At the same time, it’s fair to wonder whether the Bills should have been this aggressive to move on from an above-average left tackle in the prime of his career. Glenn’s extension was massive at the time, but the Bengals are acquiring Glenn with three years and $30 million left on his deal. That’s not an awful contract by any means, and while the Bills were impressed with rookie Dion Dawkins last season, Buffalo could have kept Glenn on the left side and installed Dawkins as an upgrade over Jordan Mills at right tackle. Their new quarterback might have appreciated having Glenn around.
As for the Bengals, their offense was sunk by a dismal offensive line last season. The move to push overmatched right tackle Cedric Ogbuehi to the left side as a replacement for Andrew Whitworth was disastrous, and they couldn’t run behind that line in 2018. Glenn should be a massive upgrade at a major position of need.
By the Johnson chart, the draft picks cancel out to essentially value Glenn as worth the 51st overall pick in the draft, a pick in the middle of the second round. In making this move, though, the Bengals are essentially saying they don’t trust their ability to develop a left tackle, given that they could easily have drafted a tackle at 12 themselves. After last year, it would be difficult to disagree with them.
When Tampa Bay drafted O.J. Howard with the 19th selection in last year’s draft, it seemed likely that the Bucs would be moving on from their incumbent tight end, given that Brate was due to become a restricted free agent after the 2017 season. Instead, after Brate’s 591-yard, six-touchdown season, the Buccaneers made a major investment and signed him to a six-year, $41 million extension with $18 million guaranteed.
The Bucs have plenty of cap room, and their deals are almost always two-year contracts with what amounts to team options tacked on, but it’s hard to believe they’ll use Brate frequently enough to justify this sort of outlay. The Harvard product finished his first full season in 2017 and still played only about 55 percent of Tampa Bay’s snaps in 2017. The Bucs will point to his success in the red zone with Jameis Winston under center, but red zone performance is wildly inconsistent from year to year.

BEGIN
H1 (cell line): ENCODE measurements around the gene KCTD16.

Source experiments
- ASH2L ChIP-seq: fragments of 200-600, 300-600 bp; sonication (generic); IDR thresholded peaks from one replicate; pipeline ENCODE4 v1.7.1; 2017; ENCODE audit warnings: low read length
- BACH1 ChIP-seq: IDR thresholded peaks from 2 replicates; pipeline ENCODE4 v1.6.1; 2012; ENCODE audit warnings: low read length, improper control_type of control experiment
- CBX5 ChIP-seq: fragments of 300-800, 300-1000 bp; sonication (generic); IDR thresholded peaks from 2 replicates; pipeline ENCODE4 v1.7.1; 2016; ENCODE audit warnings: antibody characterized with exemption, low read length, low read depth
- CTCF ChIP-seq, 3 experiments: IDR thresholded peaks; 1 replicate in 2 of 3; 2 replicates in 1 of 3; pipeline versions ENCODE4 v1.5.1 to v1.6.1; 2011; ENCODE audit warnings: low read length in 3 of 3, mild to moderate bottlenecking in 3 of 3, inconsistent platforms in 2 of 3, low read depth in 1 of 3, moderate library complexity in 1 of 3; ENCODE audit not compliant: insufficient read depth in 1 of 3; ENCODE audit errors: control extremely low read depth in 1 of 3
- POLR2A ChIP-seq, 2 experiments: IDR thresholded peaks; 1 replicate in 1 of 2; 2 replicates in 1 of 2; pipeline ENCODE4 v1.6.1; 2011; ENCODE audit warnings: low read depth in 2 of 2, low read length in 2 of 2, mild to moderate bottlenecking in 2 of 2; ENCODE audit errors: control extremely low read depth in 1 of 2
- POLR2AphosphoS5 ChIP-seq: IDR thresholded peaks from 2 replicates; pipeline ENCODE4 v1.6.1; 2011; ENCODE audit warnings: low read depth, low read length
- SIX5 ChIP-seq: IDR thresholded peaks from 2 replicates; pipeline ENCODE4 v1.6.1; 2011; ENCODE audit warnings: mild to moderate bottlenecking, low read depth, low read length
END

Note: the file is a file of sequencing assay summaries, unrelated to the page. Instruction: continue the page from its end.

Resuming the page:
We’re still waiting to see the exact structure of this deal, but it’s entirely possible we’re looking at a top-five tight end contract over two and three years for a player who might not even be the best tight end on his own roster. This feels a lot like Tampa Bay paying for the player it wants Brate to be as opposed to a realistic evaluation of his play.
It’s hard to find much fault, on the other hand, with the contract Tampa Bay handed its star wide receiver. Evans was entering the fifth-year option of his rookie deal, and the obvious reference point for a contract was the five-year, $81 million extension DeAndre Hopkins picked up in August before playing out his own fifth-year option.
The difference between the two was their draft position. Hopkins was drafted with the 27th pick, making his fifth-year option a relatively team-friendly $7.9 million. As a top-10 pick, Evans was entitled to a far bigger fifth-year option, as the Bucs were on the hook for $13.3 million before signing him to an extension.
With that in mind, it’s a surprise that Evans was able to make only a modest leap over the maximum value of Hopkins’ deal, with his contract coming in at five years and $82.5 million. The trade-off is in the money early in the deal. Spotrac reports that Evans will make $54 million over the first three years of the deal, which would be the most of any wideout in history. Hopkins’ new pact came in at $49 million over three years.
The difference between the three-year money and the difference between those fifth-year options is essentially identical, but even so, it’s a surprise that Evans and his representation weren’t able to get more given the 6.1 percent rise in the salary cap over last season. There’s every reason to think the 24-year-old will continue to rank among the league’s top wideouts, and while he just became the highest-paid wide receiver in football by the three-year money, the Buccaneers appear to have gotten off pretty easily with this extension.
Saturday, March 10